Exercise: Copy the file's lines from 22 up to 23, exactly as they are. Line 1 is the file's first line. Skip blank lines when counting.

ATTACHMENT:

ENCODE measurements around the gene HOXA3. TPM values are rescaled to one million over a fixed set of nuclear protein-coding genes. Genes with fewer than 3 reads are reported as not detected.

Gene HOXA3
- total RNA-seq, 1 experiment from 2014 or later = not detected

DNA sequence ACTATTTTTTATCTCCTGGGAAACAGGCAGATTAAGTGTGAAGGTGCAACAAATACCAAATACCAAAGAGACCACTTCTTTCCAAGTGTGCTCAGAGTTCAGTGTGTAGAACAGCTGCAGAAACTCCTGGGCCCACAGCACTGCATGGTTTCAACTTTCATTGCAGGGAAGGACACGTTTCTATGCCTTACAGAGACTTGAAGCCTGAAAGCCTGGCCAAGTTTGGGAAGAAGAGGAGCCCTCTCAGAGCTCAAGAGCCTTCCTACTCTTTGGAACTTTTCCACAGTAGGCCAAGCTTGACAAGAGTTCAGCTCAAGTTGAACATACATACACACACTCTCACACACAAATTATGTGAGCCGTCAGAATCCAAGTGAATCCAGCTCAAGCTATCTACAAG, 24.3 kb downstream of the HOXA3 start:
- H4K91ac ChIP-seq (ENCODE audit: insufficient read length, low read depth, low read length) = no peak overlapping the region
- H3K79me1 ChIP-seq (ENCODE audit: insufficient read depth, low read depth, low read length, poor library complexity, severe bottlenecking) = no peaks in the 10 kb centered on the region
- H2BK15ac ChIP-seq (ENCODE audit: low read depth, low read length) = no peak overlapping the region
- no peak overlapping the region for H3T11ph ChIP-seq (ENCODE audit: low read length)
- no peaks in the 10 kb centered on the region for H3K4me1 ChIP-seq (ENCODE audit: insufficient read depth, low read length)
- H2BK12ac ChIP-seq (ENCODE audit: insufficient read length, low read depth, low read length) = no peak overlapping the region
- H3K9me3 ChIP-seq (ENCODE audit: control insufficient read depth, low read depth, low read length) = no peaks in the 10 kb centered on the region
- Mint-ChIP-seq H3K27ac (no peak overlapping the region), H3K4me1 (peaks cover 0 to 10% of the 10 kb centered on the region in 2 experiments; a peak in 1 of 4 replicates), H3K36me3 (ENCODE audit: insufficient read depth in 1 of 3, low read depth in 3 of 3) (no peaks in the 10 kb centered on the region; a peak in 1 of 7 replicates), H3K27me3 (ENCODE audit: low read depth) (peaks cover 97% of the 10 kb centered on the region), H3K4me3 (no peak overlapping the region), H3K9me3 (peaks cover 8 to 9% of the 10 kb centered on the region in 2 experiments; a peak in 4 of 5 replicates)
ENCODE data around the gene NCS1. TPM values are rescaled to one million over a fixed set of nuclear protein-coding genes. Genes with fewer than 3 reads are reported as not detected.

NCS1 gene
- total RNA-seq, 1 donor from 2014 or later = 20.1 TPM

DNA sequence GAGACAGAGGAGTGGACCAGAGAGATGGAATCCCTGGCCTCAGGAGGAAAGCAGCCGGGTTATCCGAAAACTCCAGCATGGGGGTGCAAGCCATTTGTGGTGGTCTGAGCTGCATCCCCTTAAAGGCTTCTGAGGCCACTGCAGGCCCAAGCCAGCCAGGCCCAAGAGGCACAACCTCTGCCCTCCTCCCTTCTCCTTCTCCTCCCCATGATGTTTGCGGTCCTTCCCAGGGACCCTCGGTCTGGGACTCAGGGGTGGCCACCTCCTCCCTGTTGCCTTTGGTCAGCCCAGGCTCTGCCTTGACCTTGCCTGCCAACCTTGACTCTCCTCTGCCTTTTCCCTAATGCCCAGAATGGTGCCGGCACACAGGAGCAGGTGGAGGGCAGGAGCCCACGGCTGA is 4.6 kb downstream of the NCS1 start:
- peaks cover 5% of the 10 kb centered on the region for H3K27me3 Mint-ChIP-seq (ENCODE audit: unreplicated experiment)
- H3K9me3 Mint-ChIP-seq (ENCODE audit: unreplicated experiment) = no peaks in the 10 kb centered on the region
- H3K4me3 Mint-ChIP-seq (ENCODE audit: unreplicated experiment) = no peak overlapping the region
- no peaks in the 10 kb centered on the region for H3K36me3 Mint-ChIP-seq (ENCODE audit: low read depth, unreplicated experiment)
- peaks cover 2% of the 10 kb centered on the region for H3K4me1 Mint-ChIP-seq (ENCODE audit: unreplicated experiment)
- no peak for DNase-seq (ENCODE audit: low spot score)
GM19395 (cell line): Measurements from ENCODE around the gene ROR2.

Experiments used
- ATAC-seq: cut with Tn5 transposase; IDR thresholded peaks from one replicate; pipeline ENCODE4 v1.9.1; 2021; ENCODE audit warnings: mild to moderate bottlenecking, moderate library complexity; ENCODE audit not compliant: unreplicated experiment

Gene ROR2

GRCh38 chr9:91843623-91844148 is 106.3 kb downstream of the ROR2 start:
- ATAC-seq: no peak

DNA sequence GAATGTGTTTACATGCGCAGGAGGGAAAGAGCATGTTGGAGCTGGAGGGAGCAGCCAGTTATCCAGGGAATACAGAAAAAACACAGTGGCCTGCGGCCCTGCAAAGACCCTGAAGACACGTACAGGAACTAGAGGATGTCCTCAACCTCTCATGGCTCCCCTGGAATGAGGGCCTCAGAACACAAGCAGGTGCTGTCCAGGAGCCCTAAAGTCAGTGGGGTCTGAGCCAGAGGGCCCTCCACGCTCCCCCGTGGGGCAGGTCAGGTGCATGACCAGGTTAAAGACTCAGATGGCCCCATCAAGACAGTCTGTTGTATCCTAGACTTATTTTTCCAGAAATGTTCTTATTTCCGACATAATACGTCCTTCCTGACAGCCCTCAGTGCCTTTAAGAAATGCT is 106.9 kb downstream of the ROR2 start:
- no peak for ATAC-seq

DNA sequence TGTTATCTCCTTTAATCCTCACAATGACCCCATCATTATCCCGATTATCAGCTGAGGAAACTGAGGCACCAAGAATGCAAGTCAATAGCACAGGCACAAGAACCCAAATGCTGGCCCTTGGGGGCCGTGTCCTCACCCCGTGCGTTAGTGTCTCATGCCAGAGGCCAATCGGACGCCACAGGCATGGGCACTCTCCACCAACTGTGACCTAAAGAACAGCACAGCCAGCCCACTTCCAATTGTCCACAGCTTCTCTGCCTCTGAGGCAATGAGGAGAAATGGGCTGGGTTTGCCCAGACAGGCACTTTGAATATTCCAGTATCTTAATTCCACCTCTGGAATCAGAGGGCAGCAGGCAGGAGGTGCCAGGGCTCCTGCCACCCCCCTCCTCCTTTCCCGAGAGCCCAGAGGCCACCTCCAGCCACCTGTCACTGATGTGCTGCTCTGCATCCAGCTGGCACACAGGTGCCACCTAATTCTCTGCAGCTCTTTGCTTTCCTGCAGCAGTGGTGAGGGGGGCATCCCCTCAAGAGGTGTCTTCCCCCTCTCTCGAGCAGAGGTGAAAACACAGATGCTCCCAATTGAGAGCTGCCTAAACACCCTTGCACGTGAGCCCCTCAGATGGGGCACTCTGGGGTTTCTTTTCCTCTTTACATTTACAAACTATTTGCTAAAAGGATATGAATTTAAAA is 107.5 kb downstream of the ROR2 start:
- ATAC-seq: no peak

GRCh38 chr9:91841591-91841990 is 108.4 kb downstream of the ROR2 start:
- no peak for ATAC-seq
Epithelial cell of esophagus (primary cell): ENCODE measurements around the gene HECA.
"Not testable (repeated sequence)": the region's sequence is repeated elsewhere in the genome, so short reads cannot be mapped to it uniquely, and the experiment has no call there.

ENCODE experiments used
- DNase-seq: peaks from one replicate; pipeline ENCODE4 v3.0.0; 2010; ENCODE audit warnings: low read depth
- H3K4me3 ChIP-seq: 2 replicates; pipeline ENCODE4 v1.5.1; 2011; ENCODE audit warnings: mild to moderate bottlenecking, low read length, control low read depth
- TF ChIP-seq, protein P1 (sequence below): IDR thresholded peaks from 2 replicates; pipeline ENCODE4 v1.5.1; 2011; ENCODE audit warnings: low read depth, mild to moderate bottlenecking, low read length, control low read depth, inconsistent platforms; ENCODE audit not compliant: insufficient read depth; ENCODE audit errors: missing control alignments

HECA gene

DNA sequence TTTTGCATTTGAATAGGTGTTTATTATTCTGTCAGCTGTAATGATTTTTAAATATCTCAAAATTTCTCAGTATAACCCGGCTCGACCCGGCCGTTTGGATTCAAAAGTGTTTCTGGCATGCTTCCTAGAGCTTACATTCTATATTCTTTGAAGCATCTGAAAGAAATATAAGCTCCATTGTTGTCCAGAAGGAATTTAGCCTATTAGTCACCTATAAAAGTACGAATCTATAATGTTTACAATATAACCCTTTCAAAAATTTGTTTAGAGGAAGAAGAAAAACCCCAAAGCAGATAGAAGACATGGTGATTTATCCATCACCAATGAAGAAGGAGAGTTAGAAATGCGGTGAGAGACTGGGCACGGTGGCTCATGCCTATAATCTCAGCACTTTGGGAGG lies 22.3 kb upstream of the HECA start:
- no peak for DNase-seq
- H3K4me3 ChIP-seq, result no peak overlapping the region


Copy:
- no peak for DNase-seq (ENCODE audit: low spot score)
GM19395 (cell line): Measurements from ENCODE around the gene ROR2.